They look a lot a like (although pigeye sharks have no recorded human attacks). They are robust and bulky, sporting a grey color on their dorsal side and a white belly, also having a pale band on the flanks (sides). They have small eyes and a short, blunt snout… actually, with this description, doesn’t it sound exactly like the bull shark?
Differences? Quite a few: precaudal (before the caudal fin) vertebral count (89–95 in the pig eye versus 101–123 in the bull shark) and the sizes of their dorsal fins, fewer tooth rows in the lower jaw than the bull shark to name a few. Another important difference: pigeye sharks do not go into brackish/freshwater, unlike the bull shark.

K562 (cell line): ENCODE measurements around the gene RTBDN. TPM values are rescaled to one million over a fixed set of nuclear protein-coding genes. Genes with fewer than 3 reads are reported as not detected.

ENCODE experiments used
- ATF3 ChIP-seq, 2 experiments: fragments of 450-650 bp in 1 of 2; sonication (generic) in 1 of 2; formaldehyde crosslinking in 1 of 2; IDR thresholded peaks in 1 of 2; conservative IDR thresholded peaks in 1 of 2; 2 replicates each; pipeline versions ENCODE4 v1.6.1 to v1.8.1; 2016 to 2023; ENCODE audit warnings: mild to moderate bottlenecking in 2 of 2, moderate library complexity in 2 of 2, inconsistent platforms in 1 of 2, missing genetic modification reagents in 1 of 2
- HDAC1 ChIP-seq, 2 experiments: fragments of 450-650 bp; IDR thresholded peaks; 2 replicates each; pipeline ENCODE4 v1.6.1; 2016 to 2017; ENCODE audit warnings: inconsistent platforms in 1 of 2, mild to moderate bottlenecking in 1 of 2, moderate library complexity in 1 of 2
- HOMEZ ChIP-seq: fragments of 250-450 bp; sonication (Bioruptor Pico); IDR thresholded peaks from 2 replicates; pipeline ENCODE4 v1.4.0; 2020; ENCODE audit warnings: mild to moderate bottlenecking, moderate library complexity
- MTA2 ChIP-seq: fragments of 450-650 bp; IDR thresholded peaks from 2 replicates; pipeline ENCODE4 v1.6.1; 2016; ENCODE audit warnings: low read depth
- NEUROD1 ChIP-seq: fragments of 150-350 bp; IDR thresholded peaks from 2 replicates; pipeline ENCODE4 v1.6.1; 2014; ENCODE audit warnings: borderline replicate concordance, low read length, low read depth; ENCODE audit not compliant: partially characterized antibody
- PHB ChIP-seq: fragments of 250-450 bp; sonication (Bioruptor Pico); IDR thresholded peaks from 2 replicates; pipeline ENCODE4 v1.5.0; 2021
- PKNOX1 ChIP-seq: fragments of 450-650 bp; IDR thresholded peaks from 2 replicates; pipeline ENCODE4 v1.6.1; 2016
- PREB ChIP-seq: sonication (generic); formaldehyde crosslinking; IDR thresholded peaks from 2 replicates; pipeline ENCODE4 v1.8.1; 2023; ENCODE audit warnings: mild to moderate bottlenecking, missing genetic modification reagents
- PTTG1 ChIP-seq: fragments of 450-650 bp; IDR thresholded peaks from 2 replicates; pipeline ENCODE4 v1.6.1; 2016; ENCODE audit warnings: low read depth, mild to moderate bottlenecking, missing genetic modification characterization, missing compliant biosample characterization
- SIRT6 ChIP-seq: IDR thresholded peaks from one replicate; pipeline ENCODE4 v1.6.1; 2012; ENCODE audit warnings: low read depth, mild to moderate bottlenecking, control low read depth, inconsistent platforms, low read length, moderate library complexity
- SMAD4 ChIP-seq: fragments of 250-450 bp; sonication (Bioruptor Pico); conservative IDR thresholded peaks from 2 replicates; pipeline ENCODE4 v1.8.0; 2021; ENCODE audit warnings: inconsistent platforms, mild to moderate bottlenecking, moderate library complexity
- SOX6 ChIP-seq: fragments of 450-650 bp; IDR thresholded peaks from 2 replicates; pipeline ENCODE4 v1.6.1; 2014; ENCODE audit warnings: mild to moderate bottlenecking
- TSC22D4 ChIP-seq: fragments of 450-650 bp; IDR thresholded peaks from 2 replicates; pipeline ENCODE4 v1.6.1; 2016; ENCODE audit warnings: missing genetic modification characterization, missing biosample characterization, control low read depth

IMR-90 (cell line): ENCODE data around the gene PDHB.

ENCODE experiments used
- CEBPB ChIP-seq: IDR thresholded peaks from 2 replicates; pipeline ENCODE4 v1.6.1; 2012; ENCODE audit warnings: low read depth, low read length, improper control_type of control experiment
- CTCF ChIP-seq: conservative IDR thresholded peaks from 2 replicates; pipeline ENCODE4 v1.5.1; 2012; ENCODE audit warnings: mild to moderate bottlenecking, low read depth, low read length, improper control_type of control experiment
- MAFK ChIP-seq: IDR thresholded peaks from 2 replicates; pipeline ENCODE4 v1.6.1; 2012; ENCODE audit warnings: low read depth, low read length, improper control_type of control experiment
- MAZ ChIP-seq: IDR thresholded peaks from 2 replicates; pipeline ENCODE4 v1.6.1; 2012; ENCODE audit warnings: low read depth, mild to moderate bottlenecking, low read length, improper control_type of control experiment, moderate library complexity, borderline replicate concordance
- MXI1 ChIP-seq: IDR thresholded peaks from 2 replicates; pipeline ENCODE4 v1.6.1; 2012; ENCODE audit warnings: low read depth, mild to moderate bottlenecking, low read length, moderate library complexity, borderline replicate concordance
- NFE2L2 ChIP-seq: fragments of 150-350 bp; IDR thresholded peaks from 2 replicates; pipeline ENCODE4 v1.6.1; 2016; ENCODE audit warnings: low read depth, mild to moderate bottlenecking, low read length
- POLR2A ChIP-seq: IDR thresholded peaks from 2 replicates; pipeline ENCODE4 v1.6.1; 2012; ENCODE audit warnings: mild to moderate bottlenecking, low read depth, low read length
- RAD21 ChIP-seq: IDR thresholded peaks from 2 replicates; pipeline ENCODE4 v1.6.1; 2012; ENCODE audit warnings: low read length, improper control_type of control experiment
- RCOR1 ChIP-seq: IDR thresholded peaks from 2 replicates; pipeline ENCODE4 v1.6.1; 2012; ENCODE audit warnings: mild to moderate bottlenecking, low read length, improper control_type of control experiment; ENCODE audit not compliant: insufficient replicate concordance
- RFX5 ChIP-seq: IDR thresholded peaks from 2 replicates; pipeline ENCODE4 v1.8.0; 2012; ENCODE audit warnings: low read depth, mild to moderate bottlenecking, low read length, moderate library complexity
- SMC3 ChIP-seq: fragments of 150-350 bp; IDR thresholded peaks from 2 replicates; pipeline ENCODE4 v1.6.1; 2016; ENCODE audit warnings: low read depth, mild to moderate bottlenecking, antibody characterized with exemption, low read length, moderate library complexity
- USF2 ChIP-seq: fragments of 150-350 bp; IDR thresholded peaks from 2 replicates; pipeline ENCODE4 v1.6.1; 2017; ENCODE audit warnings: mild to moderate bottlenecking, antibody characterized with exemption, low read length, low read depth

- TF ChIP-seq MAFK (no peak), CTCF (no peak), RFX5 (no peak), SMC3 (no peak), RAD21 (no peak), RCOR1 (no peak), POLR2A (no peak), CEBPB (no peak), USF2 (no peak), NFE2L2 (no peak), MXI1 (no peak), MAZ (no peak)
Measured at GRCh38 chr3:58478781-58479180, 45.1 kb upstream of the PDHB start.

However, even though these sharks look a lot alike, there isn’t concrete evidence about their evolutionary relationship.
Fun fact: An albino pigeye shark was caught off Queensland in 1987. [Albinism in the pigeye whaler shark Carcharhinus amboinensis (Muller and Henle) from Queensland. RJ McKay, K Beinssen. Memoirs of the Queensland Museum 25, 463-464, 1988.] An adult pigeye measure anywhere from 1.9m to 2.5 m (6.2–8.2 ft) long, the largest measuring up to 2.8 m (9.2 ft) long.
They practice live birth to anywhere between three to thirteen pups, after a gestation of up to a year. As in many sharks, the young stay safe in sheltered bays and lagoons, movements following tidal/seasonal patterns.
The IUCN presently lacks adequate data to assess the conservation status of this species.
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